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Trickle-Up Economics 

The real cause of divisiveness in America

Does anybody besides me think we're looking at the wrong end of the horse? The wealthy of this country, and their political emissaries the Republican Party, attack Obama's healthcare reforms declaring it will result in jobs being taken away from American workers. Jobs, jobs, jobs, they say, is what Americans need the most, and what government ought to focus on. This from the wealthy—the plutocracy, if you will—that have spent the last 30 years systematically eliminating jobs in this country by taking their business overseas to exploit cheap labor and, in effect, exploit our less organized, less represented, more desperate brothers and sisters.

Oh, that's right—the money trickles up. The wealthiest 1 percent take home 23 percent of all the income in this country. The wealthiest 10 percent take 50 percent of the entire wealth of the country. By the way, it didn't use to be this way. The largest period of growth for the middle class occurred between 1945 and 1980. But between 198 what we miss by looking only in this direction is that the wealthy are 0 and 2005, 80 percent of all new income went to the top what we miss by looking only in this direction is that the wealthy are doing just fine.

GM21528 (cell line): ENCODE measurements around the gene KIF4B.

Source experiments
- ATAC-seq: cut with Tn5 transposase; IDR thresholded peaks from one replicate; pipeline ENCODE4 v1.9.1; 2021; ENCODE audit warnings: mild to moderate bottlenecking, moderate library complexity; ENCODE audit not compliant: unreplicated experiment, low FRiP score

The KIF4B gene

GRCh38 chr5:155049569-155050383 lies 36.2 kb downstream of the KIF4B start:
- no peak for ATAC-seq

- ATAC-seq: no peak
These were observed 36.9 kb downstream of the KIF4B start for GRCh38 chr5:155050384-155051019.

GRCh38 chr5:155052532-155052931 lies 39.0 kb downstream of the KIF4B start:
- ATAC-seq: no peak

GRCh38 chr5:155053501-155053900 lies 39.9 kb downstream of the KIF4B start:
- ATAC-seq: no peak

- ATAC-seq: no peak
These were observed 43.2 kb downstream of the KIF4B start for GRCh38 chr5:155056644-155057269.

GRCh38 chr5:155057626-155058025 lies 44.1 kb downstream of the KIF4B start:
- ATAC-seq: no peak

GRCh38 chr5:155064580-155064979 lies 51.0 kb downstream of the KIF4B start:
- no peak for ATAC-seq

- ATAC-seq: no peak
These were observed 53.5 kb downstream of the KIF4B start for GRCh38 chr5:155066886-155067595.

Remember the banking crisis? The deregulation sought and obtained by George W. and company created the ground for rampant exploitation of regular working people. And after they created the economic disaster, who did they turn to for the bailout? Us. We the People saved their sorry asses. So with foreclosures happening everywhere, job losses everywhere, basic services threatened everywhere, it's a bit galling that Wall Street CEOs are now earning more money than they were before the bailout.

The depletion of money for basic services isn't happening because there's no money to be had; it's because the wealthy have found ways to avoid paying their fair share. It's an old story: the rich get richer while the poor, and now middle class, gets poorer. This is the conversation we're not having. And to the extent that we don't, we participate in our own demise.

We welcome your contribution. To have your topical essay of 350 words considered for publication, write openmic@bohemian.com.

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